NASA’s MAVEN Sees Solar Wind Disappearing, Resulting in Mars’ Magnetosphere Swelling

  • Unprecedented Solar Event: In December 2022, NASA’s MAVEN mission witnessed a rare solar event causing a dramatic and unexpected disappearance of the solar wind, impacting Mars.
  • Solar Wind Void: The event created a void in the solar wind, leading to a significant drop in the number of particles reaching Mars and causing the Martian atmosphere to expand by thousands of kilometers.
  • Unique Mars Transformation: The density decrease in solar wind triggered a threefold expansion of Mars’ magnetosphere and ionosphere, altering their characteristics. The Sun’s magnetic field was pushed outwards, transforming the ionosphere.
  • Electromagnetic Quiet Phase: The interaction left the region between the solar wind and magnetosphere unusually electromagnetically quiet, providing insights into the dynamics of Mars’ response to extreme solar conditions.
  • Scientific Significance: MAVEN’s observations during this rare event offer invaluable data for understanding the physics driving atmospheric and water loss on Mars, providing a unique perspective on the planet’s behavior in the absence of solar wind.
  • Cross-Divisional Role of MAVEN: As the Sun approaches solar maximum, MAVEN’s dual role in observing both Martian atmosphere dynamics and solar inputs enhances our understanding of Mars and the Sun, showcasing its pivotal role in space exploration.
MAVEN Artist's Concept Orbiting Mars: This illustration shows the MAVEN spacecraft and the limb of Mars. Credits: NASA/GSFC
MAVEN Artist’s Concept Orbiting Mars: This illustration shows the MAVEN spacecraft and the limb of Mars.
Credits: NASA/GSFC

MAVEN Witnesses Rare Solar Wind Disappearance

In a surprising turn of events in December 2022, NASA’s MAVEN (Mars Atmosphere and Volatile EvolutioN) mission witnessed a remarkable occurrence in our solar system. The usually constant stream of charged particles flowing from the Sun, known as the solar wind, suddenly vanished. This unexpected phenomenon was triggered by a powerful solar event, creating a void as it traveled through space.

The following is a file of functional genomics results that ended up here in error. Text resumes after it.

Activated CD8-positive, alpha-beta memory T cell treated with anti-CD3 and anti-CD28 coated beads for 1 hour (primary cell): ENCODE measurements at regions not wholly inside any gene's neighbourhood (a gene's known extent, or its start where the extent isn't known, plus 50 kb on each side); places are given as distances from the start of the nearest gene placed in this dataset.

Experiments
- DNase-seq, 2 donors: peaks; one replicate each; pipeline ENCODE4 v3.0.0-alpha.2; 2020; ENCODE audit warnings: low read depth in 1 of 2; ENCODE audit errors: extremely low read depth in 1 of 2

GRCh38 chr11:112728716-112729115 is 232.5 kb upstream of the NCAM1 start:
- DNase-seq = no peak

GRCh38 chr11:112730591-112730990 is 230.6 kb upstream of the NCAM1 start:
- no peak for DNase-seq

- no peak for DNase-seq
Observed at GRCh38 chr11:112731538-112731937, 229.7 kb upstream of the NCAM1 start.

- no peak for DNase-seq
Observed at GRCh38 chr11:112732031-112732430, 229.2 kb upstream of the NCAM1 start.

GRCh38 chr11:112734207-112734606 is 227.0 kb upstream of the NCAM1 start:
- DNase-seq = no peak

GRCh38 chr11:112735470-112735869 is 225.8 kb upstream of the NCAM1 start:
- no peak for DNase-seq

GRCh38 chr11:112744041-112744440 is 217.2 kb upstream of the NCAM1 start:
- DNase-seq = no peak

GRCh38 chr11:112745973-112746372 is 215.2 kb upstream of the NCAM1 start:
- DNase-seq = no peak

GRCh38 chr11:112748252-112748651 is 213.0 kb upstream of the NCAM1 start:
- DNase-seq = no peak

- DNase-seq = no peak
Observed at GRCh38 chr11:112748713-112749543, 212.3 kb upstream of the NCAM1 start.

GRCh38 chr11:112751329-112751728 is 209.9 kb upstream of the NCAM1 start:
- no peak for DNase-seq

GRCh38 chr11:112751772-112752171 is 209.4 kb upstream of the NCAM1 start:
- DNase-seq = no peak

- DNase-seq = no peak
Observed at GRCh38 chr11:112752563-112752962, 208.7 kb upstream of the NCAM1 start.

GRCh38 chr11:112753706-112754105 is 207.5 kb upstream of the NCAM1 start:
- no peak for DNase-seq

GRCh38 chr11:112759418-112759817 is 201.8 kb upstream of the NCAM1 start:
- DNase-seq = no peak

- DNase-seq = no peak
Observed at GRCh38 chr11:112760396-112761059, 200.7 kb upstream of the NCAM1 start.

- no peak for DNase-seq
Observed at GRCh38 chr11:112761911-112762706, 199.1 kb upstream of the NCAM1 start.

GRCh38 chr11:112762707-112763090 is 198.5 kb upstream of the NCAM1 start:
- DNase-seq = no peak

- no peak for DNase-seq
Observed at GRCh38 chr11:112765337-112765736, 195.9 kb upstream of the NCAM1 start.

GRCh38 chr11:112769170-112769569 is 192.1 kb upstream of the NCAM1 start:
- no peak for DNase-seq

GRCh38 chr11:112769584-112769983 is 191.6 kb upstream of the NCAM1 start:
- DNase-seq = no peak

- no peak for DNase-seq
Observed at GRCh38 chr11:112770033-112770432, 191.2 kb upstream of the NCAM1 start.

The impact of this event was evident in MAVEN’s measurements at Mars, revealing a significant drop in the number of particles comprising the solar wind. With the absence of this solar wind pressure, the Martian atmosphere and magnetosphere expanded by thousands of kilometers. MAVEN stands out as the sole asset at Mars with the capability to simultaneously monitor both the Sun’s activity and the Martian atmosphere’s response to these solar influences. This unique observation sheds light on the intricate relationship between the Sun and the Martian environment.

“When we first saw the data, and how dramatic the drop in the solar wind was, it was almost unbelievable,” said Jasper Halekas, professor at the University of Iowa and the lead author on a new study on the event. “We formed a working group to study the event, and we have found this time period to be rich with incredible findings.”

Mars had a rare cosmic encounter in December 2022 when a speedy solar wind event created a unique phenomenon. Imagine it like a race in space, where faster solar wind caught up with the slower kind, resulting in a collision that NASA’s MAVEN spacecraft observed. This collision, known as a stream interaction region, left behind an unusual low-density solar wind zone.

This cosmic happening had a remarkable impact on Mars. The drop in solar wind density by a whopping 100 times caused the planet’s magnetosphere and ionosphere to expand significantly—more than three times their usual size. Picture it like Mars puffing up in response to this cosmic breeze.